Marcus Aurelius (as Augustus)

Reece Period attributed: Period 8

Obverse image of a coin of Marcus Aurelius (as Augustus)

Member of the The Antonines dynasty.

Coins for this issuer were issued from 161 until 180.

Marcus Annius Verus was born in AD 121 and somehow caught the attention of the reigning emperor Hadrian. At age 18, he was adopted by Antoninus Pius along with Lucius Ceionius Commodus; he because deeply attached to his adoptive father.

Upon the death of Antoninus Pius, Marcus Aurelius had himself and Lucius Verus proclaimed co-emperors, although it seems to have been his father’s wish that only Marcus Aurelius fulfil that position. Marcus Aurelius may have thus elevated his adoptive brother because he wished to have more time for philosophy.

Soon after their accession, the dual Caesars faced the Parthian War and, immediately after, the Plague. Germanic invaders also attacked in the north. Verus suffered a stroke in 168, and Marcus Aurelius was left to rule alone. He had to deal with continued revolts in Germany, as well as an attempt by the governor of Syria to gain more power.

Faustina the Younger, wife of Marcus Aurelius, conspired against him with this governor of Syria (Cassius). However, soldiers loyal to the emperor killed Cassius and the ruler himself sought to avoid further conspiracy. At this point, Marcus Aurelius’ son Commodus joined him in the struggles on the Danube frontier.

The emperor died after several years of body pains and a possible dependence on opium. He was buried in Hadrian’s mausoleum and remembered as a good emperor who met with undue hardship.

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Information from Wikipedia

  • Preferred label: Marcus Aurelius
  • Full names:
    • Title: Consul of Rome
    • Predecessor: Antoninus Pius
    • Successor: Commodus
    • Definition: Marcus Aurelius Antoninus (/ɔːˈriːliəs/ aw-REE-lee-əs; 26 April 121 – 17 March 180) was Roman emperor from 161 to 180 and a Stoic philosopher. He was the last of the rulers known as the Five Good Emperors (a term coined some 13 centuries later by Niccolò Machiavelli), and the second to last emperor of the Pax Romana, (27 BC to AD 180), preceeding his son Commodus in an age of relative peace and stability for the Roman Empire. He served as Roman consul in 140, 145, and 161. Marcus was born during the reign of Hadrian to the emperor's nephew, the praetor Marcus Annius Verus, and the heiress Domitia Calvilla. His father died when he was three, and his mother and grandfather raised him. After Hadrian's adoptive son, Aelius Caesar, died in 138, the emperor adopted Marcus's uncle Antoninus Pius as his new heir. In turn, Antoninus adopted Marcus and Lucius, the son of Aelius. Hadrian died that year, and Antoninus became emperor. Now heir to the throne, Marcus studied Greek and Latin under tutors such as Herodes Atticus and Marcus Cornelius Fronto. He married Antoninus's daughter Faustina in 145. After Antoninus died in 161, Marcus acceded to the throne alongside his adoptive brother, who reigned under the name Lucius Verus. Under Marcus's rule, the Roman Empire witnessed heavy military conflict. In the East, the Romans fought successfully with a revitalized Parthian Empire and the rebel Kingdom of Armenia. Marcus defeated the Marcomanni, Quadi, and Sarmatian Iazyges in the Marcomannic Wars; however, these and other Germanic peoples began to represent a troubling reality for the Empire. He modified the silver purity of the Roman currency, the denarius. The persecution of Christians in the Roman Empire appears to have increased during Marcus's reign, but his involvement in this is unknown. The Antonine Plague broke out in 165 or 166 and devastated the population of the Roman Empire, causing the deaths of five to ten million people. Lucius Verus may have died from the plague in 169. Unlike some of his predecessors, Marcus chose not to adopt an heir. His children included Lucilla, who married Lucius, and Commodus, whose succession after Marcus has been a subject of debate among both contemporary and modern historians. The Column and Equestrian Statue of Marcus Aurelius still stand in Rome, where they were erected in celebration of his military victories. Meditations, the writings of "the philosopher" – as contemporary biographers called Marcus – are a significant source of the modern understanding of ancient Stoic philosophy. They have been praised by fellow writers, philosophers, monarchs, and politicians centuries after his death.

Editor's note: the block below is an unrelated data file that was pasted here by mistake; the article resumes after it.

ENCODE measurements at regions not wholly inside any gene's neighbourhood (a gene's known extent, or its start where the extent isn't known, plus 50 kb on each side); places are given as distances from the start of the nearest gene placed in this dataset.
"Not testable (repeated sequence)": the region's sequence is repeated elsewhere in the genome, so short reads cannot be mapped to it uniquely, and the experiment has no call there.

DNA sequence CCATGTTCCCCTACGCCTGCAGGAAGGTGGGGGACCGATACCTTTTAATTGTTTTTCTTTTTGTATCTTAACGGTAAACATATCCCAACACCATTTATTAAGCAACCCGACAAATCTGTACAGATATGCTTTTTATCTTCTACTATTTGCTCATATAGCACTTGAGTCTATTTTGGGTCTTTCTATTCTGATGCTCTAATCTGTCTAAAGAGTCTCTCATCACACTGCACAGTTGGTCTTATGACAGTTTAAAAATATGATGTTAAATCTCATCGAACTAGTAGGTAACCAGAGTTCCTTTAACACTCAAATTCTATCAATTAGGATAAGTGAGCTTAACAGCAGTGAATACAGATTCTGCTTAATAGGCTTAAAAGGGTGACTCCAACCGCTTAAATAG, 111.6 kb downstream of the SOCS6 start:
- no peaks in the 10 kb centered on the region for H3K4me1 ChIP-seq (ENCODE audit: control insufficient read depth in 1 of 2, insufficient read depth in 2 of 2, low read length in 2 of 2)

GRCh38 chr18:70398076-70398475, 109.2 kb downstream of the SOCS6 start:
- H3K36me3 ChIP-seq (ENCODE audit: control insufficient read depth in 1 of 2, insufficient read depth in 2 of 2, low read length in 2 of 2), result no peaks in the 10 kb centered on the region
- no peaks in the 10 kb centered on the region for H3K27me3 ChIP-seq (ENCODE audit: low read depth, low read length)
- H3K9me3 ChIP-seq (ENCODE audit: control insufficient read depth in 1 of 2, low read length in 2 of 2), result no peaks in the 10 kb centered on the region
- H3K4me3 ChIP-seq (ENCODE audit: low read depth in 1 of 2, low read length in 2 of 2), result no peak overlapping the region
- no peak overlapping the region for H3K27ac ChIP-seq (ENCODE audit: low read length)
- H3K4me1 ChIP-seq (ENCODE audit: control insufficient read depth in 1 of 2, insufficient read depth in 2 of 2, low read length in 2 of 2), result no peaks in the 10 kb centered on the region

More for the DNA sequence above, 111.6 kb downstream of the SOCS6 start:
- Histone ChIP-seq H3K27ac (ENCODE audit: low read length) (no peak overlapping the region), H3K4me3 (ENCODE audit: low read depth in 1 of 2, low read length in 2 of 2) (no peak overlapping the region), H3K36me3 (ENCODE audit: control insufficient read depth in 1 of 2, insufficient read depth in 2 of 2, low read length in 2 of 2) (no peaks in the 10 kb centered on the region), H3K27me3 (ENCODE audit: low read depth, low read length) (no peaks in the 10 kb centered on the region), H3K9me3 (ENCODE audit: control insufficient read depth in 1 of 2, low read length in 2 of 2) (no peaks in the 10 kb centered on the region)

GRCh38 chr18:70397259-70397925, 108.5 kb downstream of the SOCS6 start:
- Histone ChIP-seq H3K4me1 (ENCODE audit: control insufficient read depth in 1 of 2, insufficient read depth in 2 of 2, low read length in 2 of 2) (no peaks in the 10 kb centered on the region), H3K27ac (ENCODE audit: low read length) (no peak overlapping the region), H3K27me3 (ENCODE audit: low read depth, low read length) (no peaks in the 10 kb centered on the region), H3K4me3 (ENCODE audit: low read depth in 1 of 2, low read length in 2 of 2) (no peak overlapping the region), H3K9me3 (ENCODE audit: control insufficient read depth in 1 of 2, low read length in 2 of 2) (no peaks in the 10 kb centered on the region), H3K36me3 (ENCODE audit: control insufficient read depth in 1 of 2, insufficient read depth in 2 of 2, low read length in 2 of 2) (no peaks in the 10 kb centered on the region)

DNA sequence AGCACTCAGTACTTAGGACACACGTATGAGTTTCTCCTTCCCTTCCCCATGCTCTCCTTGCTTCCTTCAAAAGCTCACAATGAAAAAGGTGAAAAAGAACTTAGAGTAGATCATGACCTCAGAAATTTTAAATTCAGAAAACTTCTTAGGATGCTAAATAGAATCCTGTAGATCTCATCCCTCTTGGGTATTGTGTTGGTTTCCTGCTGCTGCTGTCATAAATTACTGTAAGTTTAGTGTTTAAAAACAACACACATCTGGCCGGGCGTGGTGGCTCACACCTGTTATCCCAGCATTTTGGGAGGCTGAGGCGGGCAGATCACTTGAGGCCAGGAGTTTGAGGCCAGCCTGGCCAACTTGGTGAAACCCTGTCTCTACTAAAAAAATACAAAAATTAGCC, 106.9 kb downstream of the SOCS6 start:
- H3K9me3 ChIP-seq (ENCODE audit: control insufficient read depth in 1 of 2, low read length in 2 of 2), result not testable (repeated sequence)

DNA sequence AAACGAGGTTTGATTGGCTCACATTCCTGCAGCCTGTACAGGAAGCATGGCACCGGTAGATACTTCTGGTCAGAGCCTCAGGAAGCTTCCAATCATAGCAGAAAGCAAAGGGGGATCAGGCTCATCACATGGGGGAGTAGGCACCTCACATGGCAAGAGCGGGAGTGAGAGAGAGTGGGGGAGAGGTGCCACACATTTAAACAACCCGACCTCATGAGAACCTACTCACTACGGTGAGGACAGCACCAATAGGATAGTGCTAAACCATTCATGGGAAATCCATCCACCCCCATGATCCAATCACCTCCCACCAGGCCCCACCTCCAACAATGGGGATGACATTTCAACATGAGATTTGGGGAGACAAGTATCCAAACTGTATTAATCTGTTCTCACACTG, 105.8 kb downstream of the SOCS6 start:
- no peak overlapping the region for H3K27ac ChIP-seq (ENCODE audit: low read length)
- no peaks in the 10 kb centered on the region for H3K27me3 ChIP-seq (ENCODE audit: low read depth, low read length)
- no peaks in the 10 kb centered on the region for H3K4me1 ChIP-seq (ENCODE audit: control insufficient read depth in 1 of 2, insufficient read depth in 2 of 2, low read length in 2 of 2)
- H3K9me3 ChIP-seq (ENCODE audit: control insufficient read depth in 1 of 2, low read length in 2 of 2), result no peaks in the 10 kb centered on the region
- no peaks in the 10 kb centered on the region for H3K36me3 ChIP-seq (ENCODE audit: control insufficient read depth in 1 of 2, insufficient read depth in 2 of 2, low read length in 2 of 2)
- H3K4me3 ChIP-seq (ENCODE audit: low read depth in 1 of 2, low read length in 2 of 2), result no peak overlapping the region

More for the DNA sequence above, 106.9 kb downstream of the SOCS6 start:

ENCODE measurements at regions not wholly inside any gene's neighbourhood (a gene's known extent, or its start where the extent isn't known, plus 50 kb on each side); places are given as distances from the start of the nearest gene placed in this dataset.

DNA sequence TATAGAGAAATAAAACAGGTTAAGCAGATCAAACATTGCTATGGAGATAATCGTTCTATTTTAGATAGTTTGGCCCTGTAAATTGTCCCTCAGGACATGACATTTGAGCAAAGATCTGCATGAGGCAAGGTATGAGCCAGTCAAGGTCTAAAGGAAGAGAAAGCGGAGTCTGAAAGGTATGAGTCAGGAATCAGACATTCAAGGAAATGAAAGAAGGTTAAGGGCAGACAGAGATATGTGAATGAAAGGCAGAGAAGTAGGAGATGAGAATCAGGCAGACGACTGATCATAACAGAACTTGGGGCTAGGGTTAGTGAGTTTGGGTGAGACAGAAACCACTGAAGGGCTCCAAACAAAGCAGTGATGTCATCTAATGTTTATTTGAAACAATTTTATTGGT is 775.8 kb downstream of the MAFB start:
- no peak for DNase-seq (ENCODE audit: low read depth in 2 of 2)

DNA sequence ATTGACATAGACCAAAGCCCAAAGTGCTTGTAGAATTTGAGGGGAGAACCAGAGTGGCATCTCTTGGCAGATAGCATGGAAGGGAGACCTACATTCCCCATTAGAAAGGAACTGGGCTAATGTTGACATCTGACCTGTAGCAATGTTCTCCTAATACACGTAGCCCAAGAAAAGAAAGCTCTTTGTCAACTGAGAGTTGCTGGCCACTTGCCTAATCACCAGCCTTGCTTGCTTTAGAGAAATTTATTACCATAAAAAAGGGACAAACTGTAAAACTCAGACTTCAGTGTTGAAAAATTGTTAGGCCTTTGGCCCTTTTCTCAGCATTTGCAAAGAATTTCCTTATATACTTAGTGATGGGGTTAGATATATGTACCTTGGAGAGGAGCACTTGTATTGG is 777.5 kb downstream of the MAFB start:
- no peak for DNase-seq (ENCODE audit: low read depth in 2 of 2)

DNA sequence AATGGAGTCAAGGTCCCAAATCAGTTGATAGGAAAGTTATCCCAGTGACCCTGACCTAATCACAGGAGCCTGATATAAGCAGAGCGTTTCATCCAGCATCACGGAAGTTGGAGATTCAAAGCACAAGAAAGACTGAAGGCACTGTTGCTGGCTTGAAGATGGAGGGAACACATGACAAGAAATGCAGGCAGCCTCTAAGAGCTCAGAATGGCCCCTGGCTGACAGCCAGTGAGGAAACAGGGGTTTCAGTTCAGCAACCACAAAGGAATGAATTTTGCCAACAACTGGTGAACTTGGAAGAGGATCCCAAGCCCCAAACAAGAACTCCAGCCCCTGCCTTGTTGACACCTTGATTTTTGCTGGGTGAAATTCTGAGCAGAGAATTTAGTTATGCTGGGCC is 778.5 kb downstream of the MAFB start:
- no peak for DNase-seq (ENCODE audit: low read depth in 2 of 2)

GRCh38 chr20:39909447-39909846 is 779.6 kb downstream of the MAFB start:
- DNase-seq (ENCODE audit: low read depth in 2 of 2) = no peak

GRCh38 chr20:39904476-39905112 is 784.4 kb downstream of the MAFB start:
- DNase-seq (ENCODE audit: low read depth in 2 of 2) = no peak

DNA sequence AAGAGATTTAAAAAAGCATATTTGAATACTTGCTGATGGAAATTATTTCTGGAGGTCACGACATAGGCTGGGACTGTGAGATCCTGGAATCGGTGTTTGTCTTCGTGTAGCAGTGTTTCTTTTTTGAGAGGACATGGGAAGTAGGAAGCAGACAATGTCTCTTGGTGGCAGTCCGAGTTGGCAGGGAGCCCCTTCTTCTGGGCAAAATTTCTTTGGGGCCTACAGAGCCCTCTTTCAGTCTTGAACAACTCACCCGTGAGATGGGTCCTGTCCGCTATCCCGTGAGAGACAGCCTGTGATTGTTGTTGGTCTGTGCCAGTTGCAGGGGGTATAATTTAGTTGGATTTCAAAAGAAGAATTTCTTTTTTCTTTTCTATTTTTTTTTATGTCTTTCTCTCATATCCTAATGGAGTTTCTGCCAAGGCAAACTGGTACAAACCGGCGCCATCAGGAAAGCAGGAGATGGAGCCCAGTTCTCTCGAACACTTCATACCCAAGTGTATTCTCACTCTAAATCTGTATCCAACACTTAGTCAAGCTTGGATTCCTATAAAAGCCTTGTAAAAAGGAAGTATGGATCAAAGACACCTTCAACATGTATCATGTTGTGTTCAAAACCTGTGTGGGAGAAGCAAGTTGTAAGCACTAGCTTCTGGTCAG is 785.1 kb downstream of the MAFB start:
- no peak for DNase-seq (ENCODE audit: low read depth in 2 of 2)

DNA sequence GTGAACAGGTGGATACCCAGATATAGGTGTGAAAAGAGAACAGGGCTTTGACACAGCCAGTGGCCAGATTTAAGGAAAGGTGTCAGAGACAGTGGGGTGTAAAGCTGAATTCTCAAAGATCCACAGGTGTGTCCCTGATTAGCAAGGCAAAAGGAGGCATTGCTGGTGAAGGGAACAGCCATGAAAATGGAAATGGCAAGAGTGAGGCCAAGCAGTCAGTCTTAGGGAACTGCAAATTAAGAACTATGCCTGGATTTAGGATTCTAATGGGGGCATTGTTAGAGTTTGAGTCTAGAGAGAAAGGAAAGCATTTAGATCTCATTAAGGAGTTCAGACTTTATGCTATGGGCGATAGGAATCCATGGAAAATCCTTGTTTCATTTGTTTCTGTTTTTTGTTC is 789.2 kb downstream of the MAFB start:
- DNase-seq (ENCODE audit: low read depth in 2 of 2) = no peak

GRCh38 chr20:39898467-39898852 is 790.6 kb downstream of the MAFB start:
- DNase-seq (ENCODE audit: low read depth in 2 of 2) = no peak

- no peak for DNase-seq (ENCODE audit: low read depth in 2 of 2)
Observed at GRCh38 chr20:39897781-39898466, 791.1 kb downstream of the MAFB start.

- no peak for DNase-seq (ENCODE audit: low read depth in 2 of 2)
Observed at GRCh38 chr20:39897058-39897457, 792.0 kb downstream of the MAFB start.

• Parents:
    • Birth place: Roman Italy, Rome
    • Death place: Sirmium, Pannonia
    • Spouse:
    • Other title(s):
      • List of Roman consuls
      • Consul of Rome
      • List of Roman emperors
    • Came After:
      • Quintus Antonius Isauricus
      • Lucius Plautius Lamia Silvanus
      • Marcus Annius Libo (consul 161)
      • Lucius Poblicola Priscus
      • Lucius Aurelius Flaccus
      • Quintus Camurius Numisius Junior
    • Came before:
      • Marcus Ceccius Justinus
      • Decimus Velius Fidus
      • Gaius Julius Bassus (consul 139)
      • Oclatinia gens
      • Lucius Marcius Celer Marcus Calpurnius Longus
      • Novius Sabinianus
    • Subjects on wikipedia:

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